Yankee Group analysts have put in their two cents about utility computing.
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One of the busiest IT buzzwords of 2003, utility computing (sometimes called "on-demand") is a concept wherein computing power and services are tapped like water and electricity. Companies that board this bandwagon only pay for what they use.
Yankee Group analysts think that the concept makes good sense, although it's going to take a lot of dollars over the next decade before IT departments become true utility shops.
But that doesn't mean CIOs can't take advantage of it -- at least in small doses.
Boston-based Yankee Group's "Utility Computing in Next-Gen IT Architectures" report took a hard look at utility computing's market drivers and key technologies and services. Analysts wrote that, while utility computing makes it easier for a business to try new things, getting an entire environment in tune with the concept won't come cheap.
In order to reach the utilitarian utopia, companies will have to spend hefty chunks of change to restructure the application, management and virtualization layers. Because of this needed change, the utility model is changing the very foundations on which computing is priced, analysts said in a statement.
"CIOs need to understand this change in cost structure to drive business benefits out of a changing set of sourcing options," said Andy Efstathiou, who co-authored the study. Utility computing can help CIOs tackle many of the challenges they face and help them save money on single computing transactions, but it's going to take huge investments on the part of vendors to get technology utility-enabled, he said.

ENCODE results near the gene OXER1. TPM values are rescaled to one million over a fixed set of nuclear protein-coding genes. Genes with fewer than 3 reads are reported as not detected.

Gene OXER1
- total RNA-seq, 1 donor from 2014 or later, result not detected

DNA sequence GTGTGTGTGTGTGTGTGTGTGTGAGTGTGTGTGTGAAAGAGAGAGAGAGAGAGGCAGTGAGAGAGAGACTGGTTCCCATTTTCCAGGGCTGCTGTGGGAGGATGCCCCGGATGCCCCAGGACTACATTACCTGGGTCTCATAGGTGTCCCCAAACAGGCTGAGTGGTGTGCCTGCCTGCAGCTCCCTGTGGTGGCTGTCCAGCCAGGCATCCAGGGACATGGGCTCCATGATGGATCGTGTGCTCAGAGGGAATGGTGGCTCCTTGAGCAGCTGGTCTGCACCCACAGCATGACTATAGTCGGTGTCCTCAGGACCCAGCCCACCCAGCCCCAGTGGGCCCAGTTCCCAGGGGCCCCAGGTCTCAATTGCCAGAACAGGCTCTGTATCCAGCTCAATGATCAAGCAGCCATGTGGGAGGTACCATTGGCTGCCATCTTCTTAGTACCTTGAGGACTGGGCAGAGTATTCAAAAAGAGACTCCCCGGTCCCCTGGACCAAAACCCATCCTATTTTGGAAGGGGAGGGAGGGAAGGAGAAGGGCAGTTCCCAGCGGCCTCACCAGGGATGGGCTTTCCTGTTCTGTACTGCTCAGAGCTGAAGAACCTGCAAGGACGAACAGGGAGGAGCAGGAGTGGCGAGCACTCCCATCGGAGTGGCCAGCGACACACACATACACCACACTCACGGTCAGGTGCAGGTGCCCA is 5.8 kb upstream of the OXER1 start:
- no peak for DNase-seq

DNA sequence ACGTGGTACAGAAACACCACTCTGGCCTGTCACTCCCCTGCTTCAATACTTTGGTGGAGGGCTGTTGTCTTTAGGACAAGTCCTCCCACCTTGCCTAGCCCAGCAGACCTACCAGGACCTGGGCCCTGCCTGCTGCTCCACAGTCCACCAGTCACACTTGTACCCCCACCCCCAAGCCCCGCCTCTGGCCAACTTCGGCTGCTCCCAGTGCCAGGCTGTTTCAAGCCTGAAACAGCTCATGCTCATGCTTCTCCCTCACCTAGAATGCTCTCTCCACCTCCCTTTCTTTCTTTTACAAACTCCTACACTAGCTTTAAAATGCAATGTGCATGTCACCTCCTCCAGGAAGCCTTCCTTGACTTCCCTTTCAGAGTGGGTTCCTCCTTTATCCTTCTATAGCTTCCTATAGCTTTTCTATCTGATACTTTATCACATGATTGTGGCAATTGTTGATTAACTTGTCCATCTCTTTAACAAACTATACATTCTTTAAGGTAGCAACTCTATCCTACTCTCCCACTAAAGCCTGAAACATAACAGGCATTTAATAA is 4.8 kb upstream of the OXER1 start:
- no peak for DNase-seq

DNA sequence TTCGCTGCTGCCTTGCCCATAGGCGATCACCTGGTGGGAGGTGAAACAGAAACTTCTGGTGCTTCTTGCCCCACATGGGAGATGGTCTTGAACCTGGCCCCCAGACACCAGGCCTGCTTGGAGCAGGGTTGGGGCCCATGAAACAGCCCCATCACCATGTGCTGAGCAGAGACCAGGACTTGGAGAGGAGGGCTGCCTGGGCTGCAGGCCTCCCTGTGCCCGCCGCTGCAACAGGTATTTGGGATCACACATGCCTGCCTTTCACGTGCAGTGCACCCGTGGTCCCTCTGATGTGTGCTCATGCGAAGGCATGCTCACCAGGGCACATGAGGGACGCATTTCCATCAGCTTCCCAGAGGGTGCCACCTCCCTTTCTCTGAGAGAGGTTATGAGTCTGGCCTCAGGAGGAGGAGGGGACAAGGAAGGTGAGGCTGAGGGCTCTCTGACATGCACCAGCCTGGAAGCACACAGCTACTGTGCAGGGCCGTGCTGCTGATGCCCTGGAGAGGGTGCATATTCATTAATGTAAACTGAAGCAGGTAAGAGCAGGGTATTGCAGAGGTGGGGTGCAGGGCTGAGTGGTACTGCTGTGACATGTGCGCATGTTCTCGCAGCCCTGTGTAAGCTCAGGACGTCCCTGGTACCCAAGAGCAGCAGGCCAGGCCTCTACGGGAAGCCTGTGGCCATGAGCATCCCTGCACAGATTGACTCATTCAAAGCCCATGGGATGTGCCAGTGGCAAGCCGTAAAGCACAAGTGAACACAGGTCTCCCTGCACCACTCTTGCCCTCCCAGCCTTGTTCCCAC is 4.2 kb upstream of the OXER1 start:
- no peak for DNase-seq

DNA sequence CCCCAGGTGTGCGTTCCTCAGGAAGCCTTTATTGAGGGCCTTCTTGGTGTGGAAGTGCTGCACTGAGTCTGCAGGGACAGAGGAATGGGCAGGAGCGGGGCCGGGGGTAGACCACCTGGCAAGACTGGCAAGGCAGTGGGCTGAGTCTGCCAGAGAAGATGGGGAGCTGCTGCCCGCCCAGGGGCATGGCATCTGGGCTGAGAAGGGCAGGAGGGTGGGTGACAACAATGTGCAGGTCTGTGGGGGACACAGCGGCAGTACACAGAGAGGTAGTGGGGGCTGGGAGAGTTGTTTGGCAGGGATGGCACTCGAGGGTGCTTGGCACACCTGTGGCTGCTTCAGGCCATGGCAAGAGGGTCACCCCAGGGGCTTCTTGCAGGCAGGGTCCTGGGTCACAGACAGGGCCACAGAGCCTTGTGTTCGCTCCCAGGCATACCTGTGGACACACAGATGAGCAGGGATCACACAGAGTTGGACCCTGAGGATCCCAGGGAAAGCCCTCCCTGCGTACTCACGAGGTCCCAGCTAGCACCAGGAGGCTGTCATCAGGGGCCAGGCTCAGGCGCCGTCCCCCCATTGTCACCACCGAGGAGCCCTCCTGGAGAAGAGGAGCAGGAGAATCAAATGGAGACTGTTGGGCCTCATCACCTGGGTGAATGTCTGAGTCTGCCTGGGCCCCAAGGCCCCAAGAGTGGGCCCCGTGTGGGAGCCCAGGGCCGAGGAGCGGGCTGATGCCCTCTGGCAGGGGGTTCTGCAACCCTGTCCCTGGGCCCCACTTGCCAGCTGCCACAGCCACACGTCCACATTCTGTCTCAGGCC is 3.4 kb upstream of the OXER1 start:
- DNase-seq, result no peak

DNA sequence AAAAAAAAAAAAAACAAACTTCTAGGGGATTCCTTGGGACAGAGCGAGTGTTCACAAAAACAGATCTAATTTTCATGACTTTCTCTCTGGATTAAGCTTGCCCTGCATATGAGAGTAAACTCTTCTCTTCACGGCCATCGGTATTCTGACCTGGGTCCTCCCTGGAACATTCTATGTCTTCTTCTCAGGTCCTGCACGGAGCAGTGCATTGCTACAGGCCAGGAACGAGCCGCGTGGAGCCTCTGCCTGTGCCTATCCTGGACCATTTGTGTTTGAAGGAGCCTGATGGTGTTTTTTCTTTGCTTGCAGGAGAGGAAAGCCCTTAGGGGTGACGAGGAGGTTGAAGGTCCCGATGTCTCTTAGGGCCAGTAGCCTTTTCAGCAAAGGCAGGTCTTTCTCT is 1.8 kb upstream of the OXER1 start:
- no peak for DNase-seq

Jamie Gruener, another co-author, said that while hardware vendors and some independent software vendors are going ahead with those huge investments, most other companies are taking a wait-and-see approach, preferring for the products to develop and mature before they make a move. Sun Microsystems Inc. and Affiliated Computer Services Inc. are two firms moving ahead with those investments. Dell Inc. is an example of a firm that's waiting for the market to ripen. Gartner Inc. analysts have said that utility computing should be a mainstream model by 2005.
Just because some firms may take their IT buzzwords with a grain of salt and prefer to slide, rather than dive, into the utility pool, there's no reason to sidestep the utility model. Even baby steps could reap rewards.
"Partial implementation can yield handsome benefits and prepare an enterprise for future informed adoption of this model," Gruener said in a statement.
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